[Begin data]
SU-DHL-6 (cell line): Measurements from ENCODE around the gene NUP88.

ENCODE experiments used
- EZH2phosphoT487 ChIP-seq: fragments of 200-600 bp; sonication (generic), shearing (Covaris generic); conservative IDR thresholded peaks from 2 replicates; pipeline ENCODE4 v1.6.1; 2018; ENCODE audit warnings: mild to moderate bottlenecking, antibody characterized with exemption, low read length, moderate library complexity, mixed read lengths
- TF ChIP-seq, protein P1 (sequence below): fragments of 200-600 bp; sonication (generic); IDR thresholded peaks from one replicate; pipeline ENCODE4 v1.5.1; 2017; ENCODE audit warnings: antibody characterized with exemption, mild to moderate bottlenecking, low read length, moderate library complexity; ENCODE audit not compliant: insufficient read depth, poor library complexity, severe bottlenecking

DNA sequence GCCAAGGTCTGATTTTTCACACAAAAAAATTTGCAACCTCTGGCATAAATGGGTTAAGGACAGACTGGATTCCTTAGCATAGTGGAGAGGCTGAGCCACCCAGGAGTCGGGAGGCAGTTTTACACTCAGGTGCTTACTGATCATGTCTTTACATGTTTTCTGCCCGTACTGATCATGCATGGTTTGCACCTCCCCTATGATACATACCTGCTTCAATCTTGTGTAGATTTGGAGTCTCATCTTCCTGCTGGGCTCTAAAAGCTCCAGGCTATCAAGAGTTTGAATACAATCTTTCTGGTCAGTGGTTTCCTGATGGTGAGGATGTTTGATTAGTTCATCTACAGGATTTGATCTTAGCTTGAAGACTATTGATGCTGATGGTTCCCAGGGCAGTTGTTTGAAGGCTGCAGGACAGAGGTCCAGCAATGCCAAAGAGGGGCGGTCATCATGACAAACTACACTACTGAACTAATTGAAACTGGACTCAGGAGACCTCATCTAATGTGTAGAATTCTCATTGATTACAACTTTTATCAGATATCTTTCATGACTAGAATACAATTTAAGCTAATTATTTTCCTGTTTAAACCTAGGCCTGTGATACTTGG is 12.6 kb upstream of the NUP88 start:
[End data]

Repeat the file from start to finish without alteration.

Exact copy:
SU-DHL-6 (cell line): Measurements from ENCODE around the gene NUP88.

ENCODE experiments used
- EZH2phosphoT487 ChIP-seq: fragments of 200-600 bp; sonication (generic), shearing (Covaris generic); conservative IDR thresholded peaks from 2 replicates; pipeline ENCODE4 v1.6.1; 2018; ENCODE audit warnings: mild to moderate bottlenecking, antibody characterized with exemption, low read length, moderate library complexity, mixed read lengths
- TF ChIP-seq, protein P1 (sequence below): fragments of 200-600 bp; sonication (generic); IDR thresholded peaks from one replicate; pipeline ENCODE4 v1.5.1; 2017; ENCODE audit warnings: antibody characterized with exemption, mild to moderate bottlenecking, low read length, moderate library complexity; ENCODE audit not compliant: insufficient read depth, poor library complexity, severe bottlenecking

DNA sequence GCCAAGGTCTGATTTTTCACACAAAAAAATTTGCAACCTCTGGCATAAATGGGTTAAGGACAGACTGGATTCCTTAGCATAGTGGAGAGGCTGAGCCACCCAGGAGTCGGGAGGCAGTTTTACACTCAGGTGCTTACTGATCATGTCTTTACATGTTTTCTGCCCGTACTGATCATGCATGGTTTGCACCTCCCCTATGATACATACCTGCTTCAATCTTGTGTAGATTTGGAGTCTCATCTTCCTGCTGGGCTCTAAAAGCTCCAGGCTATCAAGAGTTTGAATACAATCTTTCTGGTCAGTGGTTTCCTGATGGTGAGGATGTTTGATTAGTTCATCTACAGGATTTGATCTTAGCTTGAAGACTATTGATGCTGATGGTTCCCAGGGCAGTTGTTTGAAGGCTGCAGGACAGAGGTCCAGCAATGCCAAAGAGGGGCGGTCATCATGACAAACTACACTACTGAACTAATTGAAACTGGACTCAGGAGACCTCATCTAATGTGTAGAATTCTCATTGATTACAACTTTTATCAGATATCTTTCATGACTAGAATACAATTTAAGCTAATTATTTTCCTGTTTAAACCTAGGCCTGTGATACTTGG is 12.6 kb upstream of the NUP88 start: